Alcohol May Work as Antidepressant, Study Suggests
A new study revealed that alcohol consumption may produce the similar biochemical changes as rapid antidepressant drugs, which may result to a non-depressive behavior lasting for about 24 hours.
The study, published in the journal Nature Communications, found that a single dose of intoxicating alcohol could stimulate neural and molecular activity in the brain to temporarily alleviate depressive symptoms. These findings may help explain why people who are suffering from depression turn to alcohol as a mean to treat themselves.
However, the researchers of the study noted that their finding does not at all suggest that alcohol consumption can be regarded as an effective treatment for depression.
"There's definitely a danger in self-medicating with alcohol," explained Kimberly Raab-Graham, Ph.D., associate professor of physiology and pharmacology at Wake Forest School of Medicine, part of Wake Forest Baptist Medical Center and lead author of the study, in a press release. "There's a very fine line between it being helpful and harmful, and at some point during repeated use self-medication turns into addiction."
For the study, the researchers used animal models to analyze the antidepressant effects of alcohol. The researchers discovered that a single dose of alcohol could block protein known as NMDA receptors, which is associated with learning and memory. This level of alcohol intoxication could work in conjunction with autism-related protein FMRP to transform an acid called GABA from an inhibitor to a stimulator of neural activity. As a result of this biochemical changes, a person suffering from depression could experience non-depressive behavior for about 24 hours.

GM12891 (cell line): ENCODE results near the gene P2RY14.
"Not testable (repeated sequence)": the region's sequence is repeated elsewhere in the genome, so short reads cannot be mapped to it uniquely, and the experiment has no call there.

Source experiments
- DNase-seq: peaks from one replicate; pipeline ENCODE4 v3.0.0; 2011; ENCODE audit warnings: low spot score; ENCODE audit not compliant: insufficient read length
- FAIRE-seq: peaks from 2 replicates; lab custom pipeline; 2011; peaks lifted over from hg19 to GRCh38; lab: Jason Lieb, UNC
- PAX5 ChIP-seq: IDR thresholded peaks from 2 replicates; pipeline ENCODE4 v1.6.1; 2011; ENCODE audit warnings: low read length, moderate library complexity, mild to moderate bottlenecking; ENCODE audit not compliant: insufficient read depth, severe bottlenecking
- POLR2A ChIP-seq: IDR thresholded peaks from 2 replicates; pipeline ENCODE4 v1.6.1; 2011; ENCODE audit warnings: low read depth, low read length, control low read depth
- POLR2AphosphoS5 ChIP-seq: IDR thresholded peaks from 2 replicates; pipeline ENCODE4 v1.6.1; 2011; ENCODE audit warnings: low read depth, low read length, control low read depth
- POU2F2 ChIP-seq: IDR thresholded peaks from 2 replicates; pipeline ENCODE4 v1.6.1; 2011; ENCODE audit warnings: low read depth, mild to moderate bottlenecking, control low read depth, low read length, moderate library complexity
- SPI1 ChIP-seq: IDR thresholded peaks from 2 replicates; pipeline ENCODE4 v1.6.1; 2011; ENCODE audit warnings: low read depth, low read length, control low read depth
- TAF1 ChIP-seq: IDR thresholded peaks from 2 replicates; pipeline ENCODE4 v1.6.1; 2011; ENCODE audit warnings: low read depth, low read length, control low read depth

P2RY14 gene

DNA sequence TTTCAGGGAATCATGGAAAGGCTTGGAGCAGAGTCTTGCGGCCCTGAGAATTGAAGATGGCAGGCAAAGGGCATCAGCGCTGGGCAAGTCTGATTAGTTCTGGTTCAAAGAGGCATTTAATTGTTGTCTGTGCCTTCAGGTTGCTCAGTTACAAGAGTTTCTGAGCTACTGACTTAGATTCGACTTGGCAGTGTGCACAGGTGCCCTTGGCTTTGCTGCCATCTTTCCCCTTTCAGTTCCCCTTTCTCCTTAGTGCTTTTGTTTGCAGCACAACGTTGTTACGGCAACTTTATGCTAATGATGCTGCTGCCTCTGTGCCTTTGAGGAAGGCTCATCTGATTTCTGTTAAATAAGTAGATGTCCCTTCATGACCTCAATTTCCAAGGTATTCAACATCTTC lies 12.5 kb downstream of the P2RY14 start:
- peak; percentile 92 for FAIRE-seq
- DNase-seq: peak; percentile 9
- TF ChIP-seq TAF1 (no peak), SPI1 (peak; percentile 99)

Furthermore, the researchers found that alcohol followed the same biochemical pathway as rapid antidepressants in the animals. Thus, alcohol consumption in their animal models could produce behavioral effects comparable to those observed in humans.
The researchers noted that their findings provide biological basis for natural instinct of humans to self-medicate. However, more research is needed to confirm if controlled alcohol consumption could be used as treatment for depression.
Loud Music Can Make You Think Your Alcohol Tolerance is Stronger
No More Bad Mornings: Controversial Drug Advisor to Develop Hangover-Free Alcohol
Science Confirmed! Drinking Beer Makes People Happier, Friendlier
Binge-Drinking on Campus: Which Students are at Risk?